Maurição followed up with some knee on belly attacks, of which I think there were about four. However, I was drilling with Maeve, so that was a bit overwhelming for a white belt, meaning we just stuck with the first one. After you've passed and established knee on belly, sliding your knee across their belt line, get a deep grip in their collar, four fingers in, just like you were going for a cross choke. Your other hand goes on top, gripping the other collar thumb in. Once you've secured that grip, sprawl back with your feet, which puts all your weight through the neck, then twist your wrists to finish the submission.

Having covered knee on belly, Maurição moved rapidly onto attacks from mount. Specifically, it was technical mount, for when your opponent has turned to one side. Again, just like a class I've taught before (although obviously I don't teach it anywhere near as well as Maurição, who has literally been a black belt longer than I've been alive), during the technical mount portion of my attacking the mount lesson.

Finally, Maurição went through a couple of basic sweeps, the double ankle grab and one of my favourites, the sickle sweep (which I last taught here). He then handed over to one of the other black belts in attendance, Nick Brooks (if you're wondering who the other two were, it was Salvo from GB Bath and Raphael Dos Santos, who runs a number of schools under the GB Cornwall banner)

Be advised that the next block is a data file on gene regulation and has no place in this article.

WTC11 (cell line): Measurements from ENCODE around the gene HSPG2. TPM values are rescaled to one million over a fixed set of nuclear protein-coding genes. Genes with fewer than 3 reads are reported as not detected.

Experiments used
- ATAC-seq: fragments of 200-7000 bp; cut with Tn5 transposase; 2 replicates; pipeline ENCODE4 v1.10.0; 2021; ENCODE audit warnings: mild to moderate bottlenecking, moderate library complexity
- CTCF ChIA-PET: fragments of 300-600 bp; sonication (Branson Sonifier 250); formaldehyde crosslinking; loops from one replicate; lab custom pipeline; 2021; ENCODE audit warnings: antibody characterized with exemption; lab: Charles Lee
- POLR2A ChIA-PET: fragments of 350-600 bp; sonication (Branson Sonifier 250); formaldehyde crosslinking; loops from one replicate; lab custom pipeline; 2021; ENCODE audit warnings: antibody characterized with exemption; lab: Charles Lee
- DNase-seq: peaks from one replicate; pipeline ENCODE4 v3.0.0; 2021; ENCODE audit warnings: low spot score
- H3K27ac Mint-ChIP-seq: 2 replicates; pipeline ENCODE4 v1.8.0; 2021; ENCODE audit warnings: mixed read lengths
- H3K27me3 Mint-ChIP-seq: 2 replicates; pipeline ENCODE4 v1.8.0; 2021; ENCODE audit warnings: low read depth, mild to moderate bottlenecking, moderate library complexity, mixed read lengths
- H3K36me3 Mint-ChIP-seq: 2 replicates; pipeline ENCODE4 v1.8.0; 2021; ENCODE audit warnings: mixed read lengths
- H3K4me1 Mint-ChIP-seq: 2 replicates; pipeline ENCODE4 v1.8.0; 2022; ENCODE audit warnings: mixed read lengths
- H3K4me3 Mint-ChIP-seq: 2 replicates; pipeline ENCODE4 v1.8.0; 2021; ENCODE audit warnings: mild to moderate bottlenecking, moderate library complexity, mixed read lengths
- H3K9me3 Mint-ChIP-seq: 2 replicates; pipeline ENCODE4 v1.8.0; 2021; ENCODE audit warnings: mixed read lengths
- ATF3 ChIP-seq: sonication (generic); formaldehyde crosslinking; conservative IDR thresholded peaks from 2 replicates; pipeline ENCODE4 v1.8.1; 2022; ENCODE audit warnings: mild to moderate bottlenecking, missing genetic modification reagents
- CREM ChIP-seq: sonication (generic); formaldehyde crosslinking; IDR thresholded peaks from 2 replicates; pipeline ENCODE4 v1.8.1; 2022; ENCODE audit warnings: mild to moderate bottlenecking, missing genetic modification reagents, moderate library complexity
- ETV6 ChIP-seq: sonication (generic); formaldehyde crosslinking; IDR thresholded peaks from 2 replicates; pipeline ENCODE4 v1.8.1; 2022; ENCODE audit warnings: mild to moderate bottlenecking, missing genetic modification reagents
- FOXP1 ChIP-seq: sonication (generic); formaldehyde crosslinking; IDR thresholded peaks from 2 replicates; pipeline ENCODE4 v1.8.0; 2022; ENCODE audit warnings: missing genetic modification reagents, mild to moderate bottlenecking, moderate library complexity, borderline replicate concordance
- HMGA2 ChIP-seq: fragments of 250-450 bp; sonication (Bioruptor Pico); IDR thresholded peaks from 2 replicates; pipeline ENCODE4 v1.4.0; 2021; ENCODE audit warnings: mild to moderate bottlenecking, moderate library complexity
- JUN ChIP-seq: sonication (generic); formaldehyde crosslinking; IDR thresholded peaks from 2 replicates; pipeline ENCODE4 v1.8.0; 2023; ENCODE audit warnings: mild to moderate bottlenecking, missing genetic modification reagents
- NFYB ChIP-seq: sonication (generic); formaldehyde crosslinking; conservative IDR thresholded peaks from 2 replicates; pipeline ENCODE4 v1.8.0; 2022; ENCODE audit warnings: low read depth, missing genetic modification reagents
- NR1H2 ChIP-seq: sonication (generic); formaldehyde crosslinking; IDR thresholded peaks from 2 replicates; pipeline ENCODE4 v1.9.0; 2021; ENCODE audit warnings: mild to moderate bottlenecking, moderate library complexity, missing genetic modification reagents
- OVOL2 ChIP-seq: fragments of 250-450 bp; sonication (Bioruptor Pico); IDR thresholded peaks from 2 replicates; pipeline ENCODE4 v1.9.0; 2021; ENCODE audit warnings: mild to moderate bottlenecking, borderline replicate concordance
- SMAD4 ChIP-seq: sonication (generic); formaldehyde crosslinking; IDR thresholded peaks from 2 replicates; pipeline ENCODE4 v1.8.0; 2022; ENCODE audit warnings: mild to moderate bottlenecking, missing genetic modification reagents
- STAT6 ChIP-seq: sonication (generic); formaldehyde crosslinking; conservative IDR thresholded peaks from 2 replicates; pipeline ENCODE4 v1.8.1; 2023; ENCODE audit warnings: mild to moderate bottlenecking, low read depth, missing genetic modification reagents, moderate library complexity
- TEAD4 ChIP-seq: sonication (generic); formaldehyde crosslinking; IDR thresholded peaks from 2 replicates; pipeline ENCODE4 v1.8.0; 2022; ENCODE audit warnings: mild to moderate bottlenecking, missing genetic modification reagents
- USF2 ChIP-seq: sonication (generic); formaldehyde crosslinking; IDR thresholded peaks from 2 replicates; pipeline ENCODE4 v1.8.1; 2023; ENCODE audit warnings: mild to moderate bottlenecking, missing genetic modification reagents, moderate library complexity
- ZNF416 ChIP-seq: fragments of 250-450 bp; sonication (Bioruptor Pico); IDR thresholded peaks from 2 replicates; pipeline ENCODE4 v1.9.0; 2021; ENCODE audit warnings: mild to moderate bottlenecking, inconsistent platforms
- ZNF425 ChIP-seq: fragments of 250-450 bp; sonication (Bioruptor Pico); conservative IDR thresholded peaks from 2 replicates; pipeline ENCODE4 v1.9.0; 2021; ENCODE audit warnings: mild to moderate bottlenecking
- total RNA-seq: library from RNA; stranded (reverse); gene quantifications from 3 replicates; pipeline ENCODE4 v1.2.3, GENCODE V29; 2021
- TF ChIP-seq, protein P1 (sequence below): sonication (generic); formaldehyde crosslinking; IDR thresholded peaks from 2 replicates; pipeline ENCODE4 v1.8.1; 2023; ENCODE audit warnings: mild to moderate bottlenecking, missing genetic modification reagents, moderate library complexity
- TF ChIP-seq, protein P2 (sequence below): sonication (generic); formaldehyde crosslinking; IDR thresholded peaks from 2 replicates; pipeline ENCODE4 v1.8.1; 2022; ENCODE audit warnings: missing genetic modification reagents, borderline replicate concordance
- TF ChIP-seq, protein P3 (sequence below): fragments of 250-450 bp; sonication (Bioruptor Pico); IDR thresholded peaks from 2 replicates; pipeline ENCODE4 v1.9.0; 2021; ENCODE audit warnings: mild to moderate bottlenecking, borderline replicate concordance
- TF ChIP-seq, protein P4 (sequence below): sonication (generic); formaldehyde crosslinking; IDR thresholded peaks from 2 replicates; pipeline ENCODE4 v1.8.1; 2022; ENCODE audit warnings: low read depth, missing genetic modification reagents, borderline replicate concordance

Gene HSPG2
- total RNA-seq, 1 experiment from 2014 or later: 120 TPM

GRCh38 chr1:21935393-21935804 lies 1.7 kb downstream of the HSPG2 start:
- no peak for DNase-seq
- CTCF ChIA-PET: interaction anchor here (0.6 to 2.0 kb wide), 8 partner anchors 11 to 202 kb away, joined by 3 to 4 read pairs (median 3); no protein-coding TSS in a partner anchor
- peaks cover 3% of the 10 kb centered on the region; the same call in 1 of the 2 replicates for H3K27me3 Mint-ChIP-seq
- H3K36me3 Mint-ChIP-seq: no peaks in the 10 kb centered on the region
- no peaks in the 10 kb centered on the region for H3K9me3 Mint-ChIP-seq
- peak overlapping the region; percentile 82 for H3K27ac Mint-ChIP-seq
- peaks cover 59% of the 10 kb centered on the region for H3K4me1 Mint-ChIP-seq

Having experienced Nick's excellent instruction at Mill Hill a couple of times, I knew he'd have something good up his sleeve. Today, that was a nifty but simple half guard sweep. The starting position is unusual. You have your inside foot over their upper leg, hooking around for control, but the knee of your leg is still in front of them, pressing into their hip. Your outside leg is just clamping tight against them, rather than locked up into an orthodox half guard.

Grab their sleeve on the outside leg side, while also gripping their trouser leg on the inside leg side. Bridge slightly, then turn towards the outside leg, driving your knees in that direction, pulling on their sleeve and lifting with your trouser grip. Very simple, but effective.

That marked the end of the masterclass, which ran for about an hour. Geeza then sorted out the brackets for the internal competition. This is open to all Gracie Barra students in the UK. Previously, the competitions have mainly consisted of Gracie Barra Bristol and Gracie Barra Bath, but this time a number of students came along from Cornwall, Birmingham, Swindon, Wales, the main RGA school in London and Nick Brooks' school in Mill Hill. GB Bristol has a lot of mat space, so Geeza was able to have five matches running at once.

I wasn't feeling up to competing (perhaps I'll give it a shot in the future, as I couldn't really ask for a more convenient environment), so instead I helped out as a ref. Of course, that wasn't a very demanding job, given the rules of this particular competition. Geeza, as you may know if you've ever watched his TheRealGeeza YouTube channel, is a firm believer that you should aim to finish the fight, not play for points. To that end, the internal GB comps he runs are submission only.